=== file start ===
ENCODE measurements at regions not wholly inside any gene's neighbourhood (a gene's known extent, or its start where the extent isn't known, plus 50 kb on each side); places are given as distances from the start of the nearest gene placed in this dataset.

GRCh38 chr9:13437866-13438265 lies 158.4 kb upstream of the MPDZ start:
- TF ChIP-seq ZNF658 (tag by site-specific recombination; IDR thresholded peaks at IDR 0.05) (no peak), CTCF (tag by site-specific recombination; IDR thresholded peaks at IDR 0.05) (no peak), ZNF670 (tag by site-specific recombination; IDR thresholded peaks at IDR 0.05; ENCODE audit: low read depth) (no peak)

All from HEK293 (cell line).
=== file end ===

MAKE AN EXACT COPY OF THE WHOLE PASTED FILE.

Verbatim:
ENCODE measurements at regions not wholly inside any gene's neighbourhood (a gene's known extent, or its start where the extent isn't known, plus 50 kb on each side); places are given as distances from the start of the nearest gene placed in this dataset.

GRCh38 chr9:13437866-13438265 lies 158.4 kb upstream of the MPDZ start:
- TF ChIP-seq ZNF658 (tag by site-specific recombination; IDR thresholded peaks at IDR 0.05) (no peak), CTCF (tag by site-specific recombination; IDR thresholded peaks at IDR 0.05) (no peak), ZNF670 (tag by site-specific recombination; IDR thresholded peaks at IDR 0.05; ENCODE audit: low read depth) (no peak)

All from HEK293 (cell line).